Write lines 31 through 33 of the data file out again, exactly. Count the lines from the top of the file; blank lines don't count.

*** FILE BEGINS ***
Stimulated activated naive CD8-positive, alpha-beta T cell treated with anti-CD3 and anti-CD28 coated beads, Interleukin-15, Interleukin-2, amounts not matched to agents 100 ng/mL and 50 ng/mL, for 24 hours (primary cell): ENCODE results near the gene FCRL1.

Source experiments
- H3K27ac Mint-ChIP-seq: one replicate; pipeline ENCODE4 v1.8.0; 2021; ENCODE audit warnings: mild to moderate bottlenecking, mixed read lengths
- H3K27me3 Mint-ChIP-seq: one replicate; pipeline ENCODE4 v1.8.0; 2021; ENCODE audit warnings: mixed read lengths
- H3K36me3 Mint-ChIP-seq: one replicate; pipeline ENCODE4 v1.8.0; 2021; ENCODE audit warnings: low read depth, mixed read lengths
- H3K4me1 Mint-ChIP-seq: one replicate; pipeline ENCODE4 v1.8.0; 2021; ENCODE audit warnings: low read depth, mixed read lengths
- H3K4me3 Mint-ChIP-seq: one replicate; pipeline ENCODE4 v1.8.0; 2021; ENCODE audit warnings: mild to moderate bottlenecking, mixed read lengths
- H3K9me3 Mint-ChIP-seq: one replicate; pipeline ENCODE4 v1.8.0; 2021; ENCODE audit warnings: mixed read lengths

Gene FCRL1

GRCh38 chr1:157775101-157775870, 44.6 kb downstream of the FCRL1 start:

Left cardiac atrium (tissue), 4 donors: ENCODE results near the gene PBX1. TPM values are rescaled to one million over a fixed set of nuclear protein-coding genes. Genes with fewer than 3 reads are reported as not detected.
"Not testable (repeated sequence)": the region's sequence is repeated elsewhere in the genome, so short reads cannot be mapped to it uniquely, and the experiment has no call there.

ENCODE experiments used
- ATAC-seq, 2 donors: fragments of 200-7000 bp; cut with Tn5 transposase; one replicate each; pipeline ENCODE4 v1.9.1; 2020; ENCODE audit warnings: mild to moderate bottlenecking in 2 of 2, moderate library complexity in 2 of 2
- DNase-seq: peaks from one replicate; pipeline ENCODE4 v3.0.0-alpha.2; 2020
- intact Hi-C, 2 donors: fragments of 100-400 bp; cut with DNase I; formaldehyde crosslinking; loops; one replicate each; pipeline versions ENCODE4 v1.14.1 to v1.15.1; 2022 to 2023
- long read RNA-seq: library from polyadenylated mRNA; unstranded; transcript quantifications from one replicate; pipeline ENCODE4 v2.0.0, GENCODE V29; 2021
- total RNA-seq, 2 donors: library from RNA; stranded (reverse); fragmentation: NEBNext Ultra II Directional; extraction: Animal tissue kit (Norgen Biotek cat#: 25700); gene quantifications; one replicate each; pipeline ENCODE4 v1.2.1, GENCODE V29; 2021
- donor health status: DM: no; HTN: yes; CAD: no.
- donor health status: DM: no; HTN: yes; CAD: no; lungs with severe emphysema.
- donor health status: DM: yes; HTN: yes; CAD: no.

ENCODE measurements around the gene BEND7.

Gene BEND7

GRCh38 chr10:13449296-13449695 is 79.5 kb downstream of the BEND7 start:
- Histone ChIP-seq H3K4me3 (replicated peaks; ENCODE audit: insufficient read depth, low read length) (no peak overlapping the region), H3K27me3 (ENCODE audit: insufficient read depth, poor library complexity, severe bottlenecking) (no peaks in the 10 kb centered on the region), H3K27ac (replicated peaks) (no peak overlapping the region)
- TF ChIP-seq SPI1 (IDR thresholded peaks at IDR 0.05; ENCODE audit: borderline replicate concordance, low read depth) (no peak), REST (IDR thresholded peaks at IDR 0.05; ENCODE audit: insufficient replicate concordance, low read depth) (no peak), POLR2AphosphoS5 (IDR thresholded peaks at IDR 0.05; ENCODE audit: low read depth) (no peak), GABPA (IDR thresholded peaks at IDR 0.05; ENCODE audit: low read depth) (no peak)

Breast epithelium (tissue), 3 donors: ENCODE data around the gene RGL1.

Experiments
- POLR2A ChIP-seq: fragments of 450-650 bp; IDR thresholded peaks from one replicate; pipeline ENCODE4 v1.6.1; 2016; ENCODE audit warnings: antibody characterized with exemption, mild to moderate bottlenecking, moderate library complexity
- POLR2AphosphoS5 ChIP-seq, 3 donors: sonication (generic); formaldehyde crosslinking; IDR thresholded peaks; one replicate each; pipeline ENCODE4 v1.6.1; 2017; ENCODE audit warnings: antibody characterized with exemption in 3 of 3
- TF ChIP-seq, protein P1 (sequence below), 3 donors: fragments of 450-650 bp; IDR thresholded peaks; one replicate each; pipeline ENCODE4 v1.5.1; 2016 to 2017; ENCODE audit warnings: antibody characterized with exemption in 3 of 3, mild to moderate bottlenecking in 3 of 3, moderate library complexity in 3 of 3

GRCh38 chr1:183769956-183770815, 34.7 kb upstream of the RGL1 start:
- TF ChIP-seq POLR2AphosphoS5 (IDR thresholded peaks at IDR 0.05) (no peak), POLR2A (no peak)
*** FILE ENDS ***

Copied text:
- TF ChIP-seq, protein P1 (sequence below), 3 donors: fragments of 450-650 bp; IDR thresholded peaks; one replicate each; pipeline ENCODE4 v1.5.1; 2016 to 2017; ENCODE audit warnings: antibody characterized with exemption in 3 of 3, mild to moderate bottlenecking in 3 of 3, moderate library complexity in 3 of 3

GRCh38 chr1:183769956-183770815, 34.7 kb upstream of the RGL1 start:
- TF ChIP-seq POLR2AphosphoS5 (IDR thresholded peaks at IDR 0.05) (no peak), POLR2A (no peak)